Although I could not attend because of a commitment, I watched what I could of the live stream, and, on the very first night, I had an Aha! moment about all of us (“all of us” being the handful of people who started the work of bringing the Three Principles into all walks of life back in the mid-70’s up through the tens of thousands involved in the work globally today.) For all these years, we’ve been compartmentalized, and when we tried to generalize, we were treated as “pollyanna,” or “naive,” or claiming the impossible. We live in a world in which there is currently no vision for the true meaning of underlying Principles that explain all human experience, that define all human beings as operating the same way at the core, regardless of their differences. So we have hundreds of diagnoses and treatments for all kinds of mental illness; many approaches to many different business problems; separate ideas about how to treat a variety of social justice issues; fragmented approaches to addressing dysfunctional institutions and organizations depending on their size, purpose, culture, location, etc. “All of us” knew from the beginning there was one underlying problem and one underlying solution, but because we were coming at our individual work from our own particular professional interests, the overwhelming significance of the fact that we were all addressing the exact same solution to all the problems was invisible to others.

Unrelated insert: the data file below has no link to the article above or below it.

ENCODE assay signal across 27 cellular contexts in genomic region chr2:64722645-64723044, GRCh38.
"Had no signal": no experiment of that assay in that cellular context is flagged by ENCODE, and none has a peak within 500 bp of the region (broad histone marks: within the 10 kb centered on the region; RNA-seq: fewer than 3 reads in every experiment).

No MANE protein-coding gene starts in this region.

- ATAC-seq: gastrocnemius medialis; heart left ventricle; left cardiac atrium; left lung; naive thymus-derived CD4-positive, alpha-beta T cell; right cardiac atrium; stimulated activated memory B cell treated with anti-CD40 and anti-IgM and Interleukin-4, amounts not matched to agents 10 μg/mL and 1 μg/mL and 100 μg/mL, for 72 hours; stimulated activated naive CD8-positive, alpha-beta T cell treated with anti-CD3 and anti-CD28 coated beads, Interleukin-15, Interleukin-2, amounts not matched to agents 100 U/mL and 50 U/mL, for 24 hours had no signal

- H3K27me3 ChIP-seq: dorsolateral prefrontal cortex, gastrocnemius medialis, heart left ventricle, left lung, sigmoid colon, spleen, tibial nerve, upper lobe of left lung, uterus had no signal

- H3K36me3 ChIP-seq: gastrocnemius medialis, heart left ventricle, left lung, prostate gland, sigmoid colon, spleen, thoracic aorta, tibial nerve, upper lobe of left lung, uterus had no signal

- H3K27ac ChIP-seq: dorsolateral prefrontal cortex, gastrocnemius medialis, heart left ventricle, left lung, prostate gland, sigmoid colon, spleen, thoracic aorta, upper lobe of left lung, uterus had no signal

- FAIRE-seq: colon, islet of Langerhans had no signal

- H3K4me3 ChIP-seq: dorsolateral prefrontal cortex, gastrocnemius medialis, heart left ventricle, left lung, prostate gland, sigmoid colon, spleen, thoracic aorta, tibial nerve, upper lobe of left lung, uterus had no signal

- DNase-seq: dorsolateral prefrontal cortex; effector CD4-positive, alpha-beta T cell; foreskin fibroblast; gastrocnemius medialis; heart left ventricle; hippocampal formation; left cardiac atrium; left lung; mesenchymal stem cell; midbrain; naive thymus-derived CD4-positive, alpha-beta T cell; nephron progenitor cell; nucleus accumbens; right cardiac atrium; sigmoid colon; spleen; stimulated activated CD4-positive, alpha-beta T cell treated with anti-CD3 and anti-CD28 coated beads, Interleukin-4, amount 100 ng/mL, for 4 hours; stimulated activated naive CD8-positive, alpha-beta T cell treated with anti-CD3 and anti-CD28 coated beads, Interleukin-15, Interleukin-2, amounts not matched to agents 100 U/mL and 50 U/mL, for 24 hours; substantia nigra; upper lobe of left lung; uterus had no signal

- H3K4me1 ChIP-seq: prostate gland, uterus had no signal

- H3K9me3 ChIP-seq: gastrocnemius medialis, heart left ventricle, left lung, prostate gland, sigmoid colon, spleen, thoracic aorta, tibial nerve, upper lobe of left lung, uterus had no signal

Consider, for example, the difference between the way we think about Psychology and the way we think about Geometry. No matter what language, culture, environment, situation in which a problem is being addressed by geometry, everyone understands geometry precisely the same way. The principles of Geometry apply across the board, whether you are developing an architectural plan, designing a work of art, creating a fabric pattern, imagining a virtual reality, expanding nanotechnology, or building a sand castle. No one argues whether there are unique rules of geometry that apply differently to different situations. You are working with the same set of assumptions and facts to solve infinite problems. It is implicitly understood that the Principles of Geometry are constants; the variables are the infinite situations in which they can be applied.

The One Solution conference brought to the foreground that, with an understanding of the Principles underlying the human experience, it doesn’t matter what the problem is, the solution is the same, and there is one solution to all of humanity’s problems. Put another way, humanity created the problems; humanity contains the solution to all of them. It took the 30,000-foot view; from there, you lose the details and you can see the outlines.

It absolutely does not matter what problem is being addressed; the solution is one very simple thing: recognize the operating Principles behind all human thinking and experience.